On July 8 Mrs. Bokelman had planned a birthday party for Mrs. Thomas's daughter. She left her house at 9:00 a.m. and stayed at the Thomas's house until 12:00 noon. She called her house at noon to see if her younger foster daughter was home but no one answered. At about noon the two women and two children drove to the Bokelman household. As they drove into the driveway Mrs. Thomas said she saw someone walk past the window, but Mrs. Bokelman mentioned that she had called earlier and no one had been home. When the two women entered the house they found a note from the younger girl saying she was downtown. Mrs. Bokelman heard some shots and saw Mrs. Thomas fall. Mrs. Bokelman was also shot. Mrs. Bokelman only saw the back of the man's shirt who did the shooting and saw the car leave the driveway. Later Summers was apprehended, charged and convicted of the murder of Mrs. Thomas.

Mr. Thomas for himself and their minor children brought this action for wrongful death alleging that the Bokelmans were negligent in leaving an unlocked gun around an ex-convict with vicious propensities and that their negligence was the proximate cause of Mrs. Thomas's death. Default judgment was entered against Summers. The trial court granted summary judgment dismissing the action. For reversal Bokelman contends (1) that the act of leaving firearms and ammunition accessible to a man once convicted of forcible rape and residing on the premises constitutes actionable negligence, and (2) that the intervening criminal act of a person known to have a violent criminal personality *1022 does not prevent the asserted negligence of the Bokelmans who made it possible for him to commit such criminal act from being the proximate cause of the killing of the victim and, finally (3) that summary judgment was not a proper disposition of this action.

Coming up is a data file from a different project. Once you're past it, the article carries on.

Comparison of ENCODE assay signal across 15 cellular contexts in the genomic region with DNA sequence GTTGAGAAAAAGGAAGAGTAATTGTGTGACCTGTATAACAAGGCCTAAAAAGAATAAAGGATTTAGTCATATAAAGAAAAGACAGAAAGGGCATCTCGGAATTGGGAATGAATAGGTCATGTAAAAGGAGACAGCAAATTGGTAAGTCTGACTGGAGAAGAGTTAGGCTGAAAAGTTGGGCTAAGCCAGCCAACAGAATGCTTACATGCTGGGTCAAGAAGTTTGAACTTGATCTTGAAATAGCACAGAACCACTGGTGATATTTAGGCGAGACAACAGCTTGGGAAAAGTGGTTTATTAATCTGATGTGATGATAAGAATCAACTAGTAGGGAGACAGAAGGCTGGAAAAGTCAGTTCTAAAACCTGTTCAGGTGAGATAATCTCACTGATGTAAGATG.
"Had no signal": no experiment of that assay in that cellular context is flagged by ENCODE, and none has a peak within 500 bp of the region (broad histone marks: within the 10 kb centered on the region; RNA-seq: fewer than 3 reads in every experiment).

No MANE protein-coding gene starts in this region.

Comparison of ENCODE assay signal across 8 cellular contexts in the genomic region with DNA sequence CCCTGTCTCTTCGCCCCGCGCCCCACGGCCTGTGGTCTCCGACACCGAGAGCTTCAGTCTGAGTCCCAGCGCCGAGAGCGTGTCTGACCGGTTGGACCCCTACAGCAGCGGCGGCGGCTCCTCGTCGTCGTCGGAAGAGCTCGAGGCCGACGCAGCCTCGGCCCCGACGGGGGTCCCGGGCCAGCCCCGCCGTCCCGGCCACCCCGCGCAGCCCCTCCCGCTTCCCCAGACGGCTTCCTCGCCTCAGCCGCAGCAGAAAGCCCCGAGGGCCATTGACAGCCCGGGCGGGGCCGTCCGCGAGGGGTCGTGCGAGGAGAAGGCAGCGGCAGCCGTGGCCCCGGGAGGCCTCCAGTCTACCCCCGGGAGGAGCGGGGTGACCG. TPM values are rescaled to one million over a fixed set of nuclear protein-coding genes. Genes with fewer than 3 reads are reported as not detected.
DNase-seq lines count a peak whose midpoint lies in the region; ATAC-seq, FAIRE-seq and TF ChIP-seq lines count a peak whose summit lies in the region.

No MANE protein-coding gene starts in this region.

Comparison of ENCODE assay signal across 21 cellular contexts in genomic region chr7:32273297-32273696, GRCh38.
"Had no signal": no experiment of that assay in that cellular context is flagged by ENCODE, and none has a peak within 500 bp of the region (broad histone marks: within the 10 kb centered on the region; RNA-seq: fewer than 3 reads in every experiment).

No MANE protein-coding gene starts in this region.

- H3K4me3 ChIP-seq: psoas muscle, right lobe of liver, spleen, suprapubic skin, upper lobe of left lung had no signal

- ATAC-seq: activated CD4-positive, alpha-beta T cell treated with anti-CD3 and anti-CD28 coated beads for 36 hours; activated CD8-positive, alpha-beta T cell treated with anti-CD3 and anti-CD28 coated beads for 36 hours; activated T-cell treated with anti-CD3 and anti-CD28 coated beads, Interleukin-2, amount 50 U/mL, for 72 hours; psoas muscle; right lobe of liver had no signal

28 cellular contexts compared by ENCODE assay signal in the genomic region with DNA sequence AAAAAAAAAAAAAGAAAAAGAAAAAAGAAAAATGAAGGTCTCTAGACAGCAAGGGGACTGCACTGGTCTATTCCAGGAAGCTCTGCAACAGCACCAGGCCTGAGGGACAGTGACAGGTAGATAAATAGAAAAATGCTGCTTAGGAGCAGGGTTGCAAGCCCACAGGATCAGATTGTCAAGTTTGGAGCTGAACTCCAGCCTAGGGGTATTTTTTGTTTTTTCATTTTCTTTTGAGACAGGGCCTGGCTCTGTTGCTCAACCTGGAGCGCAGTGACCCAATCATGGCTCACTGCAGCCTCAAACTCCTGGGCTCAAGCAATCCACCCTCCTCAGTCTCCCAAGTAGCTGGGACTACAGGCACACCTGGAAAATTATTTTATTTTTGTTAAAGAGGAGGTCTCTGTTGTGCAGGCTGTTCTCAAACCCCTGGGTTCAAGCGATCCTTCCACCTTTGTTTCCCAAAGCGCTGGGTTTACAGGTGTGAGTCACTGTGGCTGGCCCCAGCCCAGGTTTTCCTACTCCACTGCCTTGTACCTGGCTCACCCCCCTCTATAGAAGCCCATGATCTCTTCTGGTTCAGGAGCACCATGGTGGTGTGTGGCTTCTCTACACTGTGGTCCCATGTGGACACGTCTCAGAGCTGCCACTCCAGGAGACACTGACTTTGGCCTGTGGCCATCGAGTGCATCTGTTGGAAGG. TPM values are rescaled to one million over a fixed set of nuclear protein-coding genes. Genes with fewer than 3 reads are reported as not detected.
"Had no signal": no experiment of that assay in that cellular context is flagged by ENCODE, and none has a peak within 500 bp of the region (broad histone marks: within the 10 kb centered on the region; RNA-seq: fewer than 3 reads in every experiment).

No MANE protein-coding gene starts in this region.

1. The Thomas complaint is based upon the allegation that as the possessors of firearms and ammunition the Bokelmans failed to exercise that degree of care commensurate with the risk that such possession entailed. They seek to base liability upon the inherently dangerous character of the instruments, the firearms, together with the risk of the keeping of firearms in the proximity of an ex-felon who had 13 years before been convicted for an act of rape.